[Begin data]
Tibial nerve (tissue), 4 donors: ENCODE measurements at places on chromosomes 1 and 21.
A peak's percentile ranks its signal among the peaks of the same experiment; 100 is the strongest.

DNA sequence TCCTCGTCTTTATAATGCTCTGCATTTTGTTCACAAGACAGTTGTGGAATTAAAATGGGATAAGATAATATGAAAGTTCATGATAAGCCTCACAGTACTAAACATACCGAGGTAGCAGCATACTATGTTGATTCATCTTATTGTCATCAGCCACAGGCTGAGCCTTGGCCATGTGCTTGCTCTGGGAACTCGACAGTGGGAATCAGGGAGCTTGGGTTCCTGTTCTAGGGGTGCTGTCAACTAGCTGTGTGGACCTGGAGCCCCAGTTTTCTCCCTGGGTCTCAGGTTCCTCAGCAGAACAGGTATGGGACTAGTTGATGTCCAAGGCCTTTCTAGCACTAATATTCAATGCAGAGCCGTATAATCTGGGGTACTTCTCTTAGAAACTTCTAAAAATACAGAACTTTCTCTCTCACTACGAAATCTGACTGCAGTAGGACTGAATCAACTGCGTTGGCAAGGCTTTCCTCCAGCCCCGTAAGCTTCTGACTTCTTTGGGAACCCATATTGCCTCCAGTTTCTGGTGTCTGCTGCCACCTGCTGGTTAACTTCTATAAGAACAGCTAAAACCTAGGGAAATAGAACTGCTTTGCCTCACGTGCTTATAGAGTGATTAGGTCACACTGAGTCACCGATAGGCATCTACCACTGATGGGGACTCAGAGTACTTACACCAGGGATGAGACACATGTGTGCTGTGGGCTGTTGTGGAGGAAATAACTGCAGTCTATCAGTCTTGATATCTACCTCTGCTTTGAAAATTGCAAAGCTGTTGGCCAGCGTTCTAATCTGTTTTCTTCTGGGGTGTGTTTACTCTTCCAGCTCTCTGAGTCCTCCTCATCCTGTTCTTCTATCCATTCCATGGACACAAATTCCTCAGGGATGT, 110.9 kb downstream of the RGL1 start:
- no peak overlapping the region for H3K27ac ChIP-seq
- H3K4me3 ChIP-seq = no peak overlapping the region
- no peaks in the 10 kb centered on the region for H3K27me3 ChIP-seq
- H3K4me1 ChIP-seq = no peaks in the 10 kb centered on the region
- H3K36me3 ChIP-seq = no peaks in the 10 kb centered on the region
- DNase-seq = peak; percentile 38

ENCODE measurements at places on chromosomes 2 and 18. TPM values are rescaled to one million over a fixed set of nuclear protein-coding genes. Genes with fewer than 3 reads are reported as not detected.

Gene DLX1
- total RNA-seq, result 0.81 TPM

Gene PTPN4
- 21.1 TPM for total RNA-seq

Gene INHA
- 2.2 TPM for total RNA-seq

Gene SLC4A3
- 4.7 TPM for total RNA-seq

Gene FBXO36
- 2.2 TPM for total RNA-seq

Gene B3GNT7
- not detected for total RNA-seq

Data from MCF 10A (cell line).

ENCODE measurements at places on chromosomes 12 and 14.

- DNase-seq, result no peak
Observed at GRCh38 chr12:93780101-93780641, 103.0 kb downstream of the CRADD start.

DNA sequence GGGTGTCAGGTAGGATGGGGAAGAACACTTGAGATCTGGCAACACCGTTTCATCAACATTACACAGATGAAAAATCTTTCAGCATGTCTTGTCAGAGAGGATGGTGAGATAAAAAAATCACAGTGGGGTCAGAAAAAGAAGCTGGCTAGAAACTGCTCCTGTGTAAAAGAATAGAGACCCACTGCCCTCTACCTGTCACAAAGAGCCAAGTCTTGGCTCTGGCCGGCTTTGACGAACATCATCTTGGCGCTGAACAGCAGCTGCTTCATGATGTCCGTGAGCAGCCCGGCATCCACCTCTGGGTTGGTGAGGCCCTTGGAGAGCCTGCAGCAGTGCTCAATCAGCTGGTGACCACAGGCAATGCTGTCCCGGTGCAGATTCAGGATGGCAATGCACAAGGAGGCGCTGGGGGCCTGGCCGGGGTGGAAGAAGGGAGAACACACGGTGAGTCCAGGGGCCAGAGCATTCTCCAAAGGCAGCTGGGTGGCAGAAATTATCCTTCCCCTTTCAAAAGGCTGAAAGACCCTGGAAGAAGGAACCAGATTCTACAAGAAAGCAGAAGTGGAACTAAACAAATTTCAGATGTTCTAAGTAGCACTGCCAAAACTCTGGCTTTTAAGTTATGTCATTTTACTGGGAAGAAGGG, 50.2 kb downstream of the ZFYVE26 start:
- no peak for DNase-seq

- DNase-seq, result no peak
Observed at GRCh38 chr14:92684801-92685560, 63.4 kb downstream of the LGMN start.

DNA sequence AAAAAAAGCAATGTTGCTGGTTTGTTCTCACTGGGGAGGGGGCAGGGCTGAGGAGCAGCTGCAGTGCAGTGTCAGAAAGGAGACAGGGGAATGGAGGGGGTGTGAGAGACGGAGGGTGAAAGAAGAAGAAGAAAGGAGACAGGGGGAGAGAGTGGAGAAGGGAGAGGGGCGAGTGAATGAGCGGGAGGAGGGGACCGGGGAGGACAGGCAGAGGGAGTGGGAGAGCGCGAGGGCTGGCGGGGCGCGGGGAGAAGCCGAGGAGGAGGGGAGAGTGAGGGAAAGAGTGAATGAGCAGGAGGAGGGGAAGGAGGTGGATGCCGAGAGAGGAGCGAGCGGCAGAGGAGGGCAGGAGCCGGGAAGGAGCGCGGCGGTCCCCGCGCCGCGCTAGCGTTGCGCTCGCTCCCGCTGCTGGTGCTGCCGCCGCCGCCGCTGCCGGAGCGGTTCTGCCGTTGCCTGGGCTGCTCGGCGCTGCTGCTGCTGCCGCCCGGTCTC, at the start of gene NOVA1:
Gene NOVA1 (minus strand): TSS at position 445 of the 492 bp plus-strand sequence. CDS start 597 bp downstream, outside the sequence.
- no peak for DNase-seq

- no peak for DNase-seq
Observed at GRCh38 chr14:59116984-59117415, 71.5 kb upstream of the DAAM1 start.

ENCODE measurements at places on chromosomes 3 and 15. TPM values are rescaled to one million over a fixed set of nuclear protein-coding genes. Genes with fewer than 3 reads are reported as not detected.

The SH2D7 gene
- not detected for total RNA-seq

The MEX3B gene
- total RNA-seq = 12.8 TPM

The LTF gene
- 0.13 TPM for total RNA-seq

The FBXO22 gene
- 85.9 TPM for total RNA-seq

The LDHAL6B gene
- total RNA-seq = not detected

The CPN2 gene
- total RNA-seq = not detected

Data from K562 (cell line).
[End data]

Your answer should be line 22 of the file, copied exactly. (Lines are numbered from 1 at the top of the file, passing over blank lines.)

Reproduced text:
- not detected for total RNA-seq